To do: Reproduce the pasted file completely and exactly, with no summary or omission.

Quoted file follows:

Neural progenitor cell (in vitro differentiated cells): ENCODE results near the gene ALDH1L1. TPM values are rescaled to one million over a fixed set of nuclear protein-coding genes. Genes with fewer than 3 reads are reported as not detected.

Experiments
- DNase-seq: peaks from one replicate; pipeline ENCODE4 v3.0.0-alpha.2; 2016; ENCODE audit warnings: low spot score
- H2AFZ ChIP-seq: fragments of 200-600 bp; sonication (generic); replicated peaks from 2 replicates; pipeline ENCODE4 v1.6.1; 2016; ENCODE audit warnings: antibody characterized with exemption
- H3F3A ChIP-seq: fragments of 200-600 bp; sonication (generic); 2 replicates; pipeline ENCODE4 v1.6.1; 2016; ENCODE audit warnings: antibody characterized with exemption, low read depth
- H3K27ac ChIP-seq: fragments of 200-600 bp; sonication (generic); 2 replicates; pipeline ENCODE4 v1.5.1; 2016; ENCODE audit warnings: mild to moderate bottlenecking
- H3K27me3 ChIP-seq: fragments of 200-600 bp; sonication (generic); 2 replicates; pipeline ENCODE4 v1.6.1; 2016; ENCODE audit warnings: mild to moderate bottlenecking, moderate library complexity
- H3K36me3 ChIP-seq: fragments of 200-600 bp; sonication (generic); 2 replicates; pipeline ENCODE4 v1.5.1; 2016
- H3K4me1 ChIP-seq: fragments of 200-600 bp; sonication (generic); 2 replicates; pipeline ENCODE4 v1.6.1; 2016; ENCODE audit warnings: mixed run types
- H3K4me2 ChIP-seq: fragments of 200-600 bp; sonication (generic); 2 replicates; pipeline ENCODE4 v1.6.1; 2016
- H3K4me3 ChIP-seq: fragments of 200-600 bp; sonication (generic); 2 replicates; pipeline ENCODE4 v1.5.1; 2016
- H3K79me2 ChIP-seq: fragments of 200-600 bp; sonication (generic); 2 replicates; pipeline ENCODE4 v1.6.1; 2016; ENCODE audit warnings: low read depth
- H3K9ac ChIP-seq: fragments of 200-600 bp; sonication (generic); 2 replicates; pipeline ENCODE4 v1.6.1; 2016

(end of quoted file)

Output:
Neural progenitor cell (in vitro differentiated cells): ENCODE results near the gene ALDH1L1. TPM values are rescaled to one million over a fixed set of nuclear protein-coding genes. Genes with fewer than 3 reads are reported as not detected.

Experiments
- DNase-seq: peaks from one replicate; pipeline ENCODE4 v3.0.0-alpha.2; 2016; ENCODE audit warnings: low spot score
- H2AFZ ChIP-seq: fragments of 200-600 bp; sonication (generic); replicated peaks from 2 replicates; pipeline ENCODE4 v1.6.1; 2016; ENCODE audit warnings: antibody characterized with exemption
- H3F3A ChIP-seq: fragments of 200-600 bp; sonication (generic); 2 replicates; pipeline ENCODE4 v1.6.1; 2016; ENCODE audit warnings: antibody characterized with exemption, low read depth
- H3K27ac ChIP-seq: fragments of 200-600 bp; sonication (generic); 2 replicates; pipeline ENCODE4 v1.5.1; 2016; ENCODE audit warnings: mild to moderate bottlenecking
- H3K27me3 ChIP-seq: fragments of 200-600 bp; sonication (generic); 2 replicates; pipeline ENCODE4 v1.6.1; 2016; ENCODE audit warnings: mild to moderate bottlenecking, moderate library complexity
- H3K36me3 ChIP-seq: fragments of 200-600 bp; sonication (generic); 2 replicates; pipeline ENCODE4 v1.5.1; 2016
- H3K4me1 ChIP-seq: fragments of 200-600 bp; sonication (generic); 2 replicates; pipeline ENCODE4 v1.6.1; 2016; ENCODE audit warnings: mixed run types
- H3K4me2 ChIP-seq: fragments of 200-600 bp; sonication (generic); 2 replicates; pipeline ENCODE4 v1.6.1; 2016
- H3K4me3 ChIP-seq: fragments of 200-600 bp; sonication (generic); 2 replicates; pipeline ENCODE4 v1.5.1; 2016
- H3K79me2 ChIP-seq: fragments of 200-600 bp; sonication (generic); 2 replicates; pipeline ENCODE4 v1.6.1; 2016; ENCODE audit warnings: low read depth
- H3K9ac ChIP-seq: fragments of 200-600 bp; sonication (generic); 2 replicates; pipeline ENCODE4 v1.6.1; 2016